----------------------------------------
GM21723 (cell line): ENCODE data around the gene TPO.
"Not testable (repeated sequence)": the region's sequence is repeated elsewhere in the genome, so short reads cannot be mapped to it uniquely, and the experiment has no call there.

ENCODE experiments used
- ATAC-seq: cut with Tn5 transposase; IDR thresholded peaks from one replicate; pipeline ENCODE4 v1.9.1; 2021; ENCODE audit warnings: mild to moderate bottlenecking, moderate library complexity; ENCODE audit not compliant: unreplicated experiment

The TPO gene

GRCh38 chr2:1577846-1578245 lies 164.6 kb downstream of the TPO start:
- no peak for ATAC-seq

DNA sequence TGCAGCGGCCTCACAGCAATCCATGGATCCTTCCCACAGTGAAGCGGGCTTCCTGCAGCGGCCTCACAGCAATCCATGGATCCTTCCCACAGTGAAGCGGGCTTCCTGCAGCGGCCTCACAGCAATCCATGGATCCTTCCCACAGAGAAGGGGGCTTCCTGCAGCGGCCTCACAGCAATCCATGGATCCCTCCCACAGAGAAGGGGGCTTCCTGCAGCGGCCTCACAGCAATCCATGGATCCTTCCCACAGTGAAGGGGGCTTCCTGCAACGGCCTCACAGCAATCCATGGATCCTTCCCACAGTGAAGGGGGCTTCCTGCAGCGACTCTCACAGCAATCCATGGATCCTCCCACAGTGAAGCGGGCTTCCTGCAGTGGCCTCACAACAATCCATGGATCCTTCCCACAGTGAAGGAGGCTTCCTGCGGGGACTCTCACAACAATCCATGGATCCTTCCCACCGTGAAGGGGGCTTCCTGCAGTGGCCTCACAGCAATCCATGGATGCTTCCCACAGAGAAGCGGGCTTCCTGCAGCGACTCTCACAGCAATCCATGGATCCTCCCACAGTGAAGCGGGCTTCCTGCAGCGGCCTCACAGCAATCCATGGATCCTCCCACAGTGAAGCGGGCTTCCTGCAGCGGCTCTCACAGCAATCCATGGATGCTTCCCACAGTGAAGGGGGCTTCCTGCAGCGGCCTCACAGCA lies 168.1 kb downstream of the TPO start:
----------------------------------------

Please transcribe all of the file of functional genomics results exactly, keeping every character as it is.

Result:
GM21723 (cell line): ENCODE data around the gene TPO.
"Not testable (repeated sequence)": the region's sequence is repeated elsewhere in the genome, so short reads cannot be mapped to it uniquely, and the experiment has no call there.

ENCODE experiments used
- ATAC-seq: cut with Tn5 transposase; IDR thresholded peaks from one replicate; pipeline ENCODE4 v1.9.1; 2021; ENCODE audit warnings: mild to moderate bottlenecking, moderate library complexity; ENCODE audit not compliant: unreplicated experiment

The TPO gene

GRCh38 chr2:1577846-1578245 lies 164.6 kb downstream of the TPO start:
- no peak for ATAC-seq

DNA sequence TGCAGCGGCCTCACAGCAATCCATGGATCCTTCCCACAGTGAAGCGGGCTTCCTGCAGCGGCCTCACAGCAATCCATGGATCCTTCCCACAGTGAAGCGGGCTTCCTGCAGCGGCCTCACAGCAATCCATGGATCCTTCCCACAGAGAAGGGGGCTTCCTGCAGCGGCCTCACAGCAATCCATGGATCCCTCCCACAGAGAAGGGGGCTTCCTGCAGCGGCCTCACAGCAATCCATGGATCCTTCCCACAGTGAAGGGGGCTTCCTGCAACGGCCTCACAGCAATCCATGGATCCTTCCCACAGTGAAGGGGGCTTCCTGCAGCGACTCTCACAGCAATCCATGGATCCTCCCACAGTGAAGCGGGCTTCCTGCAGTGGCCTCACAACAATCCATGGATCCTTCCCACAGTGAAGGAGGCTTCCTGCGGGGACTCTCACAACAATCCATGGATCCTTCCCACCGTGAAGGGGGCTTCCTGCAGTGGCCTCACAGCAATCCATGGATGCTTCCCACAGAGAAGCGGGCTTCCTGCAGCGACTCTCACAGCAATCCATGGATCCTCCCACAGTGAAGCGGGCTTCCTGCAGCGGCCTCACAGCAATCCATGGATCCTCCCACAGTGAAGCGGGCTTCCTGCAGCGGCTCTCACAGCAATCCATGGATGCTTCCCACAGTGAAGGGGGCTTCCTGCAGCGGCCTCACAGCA lies 168.1 kb downstream of the TPO start: